In our recent blog post we argued that engaging in climate adaptation does not undermine the willingness of individuals to engage in climate mitigation and vice versa.
In another study that is currently under review in a peer-reviewed journal (preprint of this study is linked here) we studied what values are typically associated with individual support for climate mitigation and climate adaptation. Values are trans-situational attitude constructs that are very important attributes of human motivation because they manifest in a person’s behavior across various contexts (unlike attitudes that tend to be rather specific) and also because they are relatively stable and change only very slowly (unlike beliefs that often change in response to new information).
In our study, we found that people who support climate mitigation have high biospheric values (tendency to protect the biosphere for its own sake). On the other hand, those who supported climate adaptation are high in either biospheric values or in egoistic values (tendency to engage in activities that benefit oneself). In other words, whereas selfless biospheric motivation is needed for a person to support climate mitigation, there are at least two routes that make people support climate adaptation: one driven by a person’s tendency to protect the biosphere and the other driven by self-interest. Importantly, these results were remarkably stable across four Central European countries in which we carried out the study (Czech Republic, Hungary, Poland, and Slovakia).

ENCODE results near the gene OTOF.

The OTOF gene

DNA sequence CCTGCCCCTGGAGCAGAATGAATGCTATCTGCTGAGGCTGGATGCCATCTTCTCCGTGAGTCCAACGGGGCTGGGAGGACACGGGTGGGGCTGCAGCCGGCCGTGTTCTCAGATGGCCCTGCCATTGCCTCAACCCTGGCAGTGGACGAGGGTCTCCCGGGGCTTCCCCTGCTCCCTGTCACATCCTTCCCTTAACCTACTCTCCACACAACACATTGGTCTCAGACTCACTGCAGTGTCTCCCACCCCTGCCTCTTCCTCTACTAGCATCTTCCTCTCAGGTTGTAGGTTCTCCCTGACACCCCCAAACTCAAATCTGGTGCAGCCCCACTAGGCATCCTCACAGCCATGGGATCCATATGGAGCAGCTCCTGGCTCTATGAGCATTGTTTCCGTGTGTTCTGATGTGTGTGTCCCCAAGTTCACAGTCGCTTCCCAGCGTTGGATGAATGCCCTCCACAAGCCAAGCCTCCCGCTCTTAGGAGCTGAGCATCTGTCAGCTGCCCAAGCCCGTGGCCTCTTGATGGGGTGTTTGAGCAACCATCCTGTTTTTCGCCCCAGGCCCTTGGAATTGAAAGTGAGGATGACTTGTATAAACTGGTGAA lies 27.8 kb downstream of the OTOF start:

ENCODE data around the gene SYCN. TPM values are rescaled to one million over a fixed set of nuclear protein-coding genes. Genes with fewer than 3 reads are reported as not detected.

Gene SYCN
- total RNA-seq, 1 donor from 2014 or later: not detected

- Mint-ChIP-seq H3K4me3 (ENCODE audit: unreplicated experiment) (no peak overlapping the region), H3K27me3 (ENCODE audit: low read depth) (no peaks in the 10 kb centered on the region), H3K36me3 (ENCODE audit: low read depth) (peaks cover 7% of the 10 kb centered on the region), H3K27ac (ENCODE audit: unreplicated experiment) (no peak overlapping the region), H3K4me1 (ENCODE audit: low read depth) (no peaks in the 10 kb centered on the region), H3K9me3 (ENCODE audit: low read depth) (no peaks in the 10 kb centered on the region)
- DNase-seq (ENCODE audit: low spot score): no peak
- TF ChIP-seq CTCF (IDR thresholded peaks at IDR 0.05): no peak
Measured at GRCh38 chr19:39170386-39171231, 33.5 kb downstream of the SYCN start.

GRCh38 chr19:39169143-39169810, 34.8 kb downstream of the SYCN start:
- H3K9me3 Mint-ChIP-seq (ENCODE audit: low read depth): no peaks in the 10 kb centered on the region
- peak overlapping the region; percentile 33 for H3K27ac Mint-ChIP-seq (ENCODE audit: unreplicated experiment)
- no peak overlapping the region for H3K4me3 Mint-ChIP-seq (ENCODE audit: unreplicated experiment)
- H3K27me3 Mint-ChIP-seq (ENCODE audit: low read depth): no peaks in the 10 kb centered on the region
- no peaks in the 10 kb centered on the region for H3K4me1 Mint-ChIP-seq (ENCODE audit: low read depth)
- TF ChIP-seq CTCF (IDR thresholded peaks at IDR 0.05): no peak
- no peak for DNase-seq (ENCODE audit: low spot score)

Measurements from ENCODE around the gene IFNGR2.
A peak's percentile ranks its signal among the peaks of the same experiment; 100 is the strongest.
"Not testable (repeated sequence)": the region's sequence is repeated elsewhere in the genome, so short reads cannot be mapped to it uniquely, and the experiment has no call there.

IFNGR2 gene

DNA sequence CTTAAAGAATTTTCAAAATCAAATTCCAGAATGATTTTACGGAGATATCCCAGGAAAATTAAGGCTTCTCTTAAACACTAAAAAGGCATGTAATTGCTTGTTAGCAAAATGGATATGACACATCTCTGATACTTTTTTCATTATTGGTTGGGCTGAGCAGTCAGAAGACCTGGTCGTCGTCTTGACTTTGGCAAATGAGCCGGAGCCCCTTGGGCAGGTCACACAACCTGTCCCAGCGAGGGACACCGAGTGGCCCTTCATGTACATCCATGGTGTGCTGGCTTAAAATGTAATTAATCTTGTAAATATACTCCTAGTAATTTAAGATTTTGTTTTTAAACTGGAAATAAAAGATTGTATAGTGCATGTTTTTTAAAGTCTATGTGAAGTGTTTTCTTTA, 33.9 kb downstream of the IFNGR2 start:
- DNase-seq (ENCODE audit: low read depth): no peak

On a theoretical level, our study shows that while biospheric motivation can motivate both adaptation and mitigation behaviors, egoistic motivation will likely lead only to support for climate adaptation. On a practical level, our study shows that it is more difficult to engage people in climate mitigation than in climate adaptation because the latter, but not the former, is attractive to egoists, who are mainly motivated by their self-interest.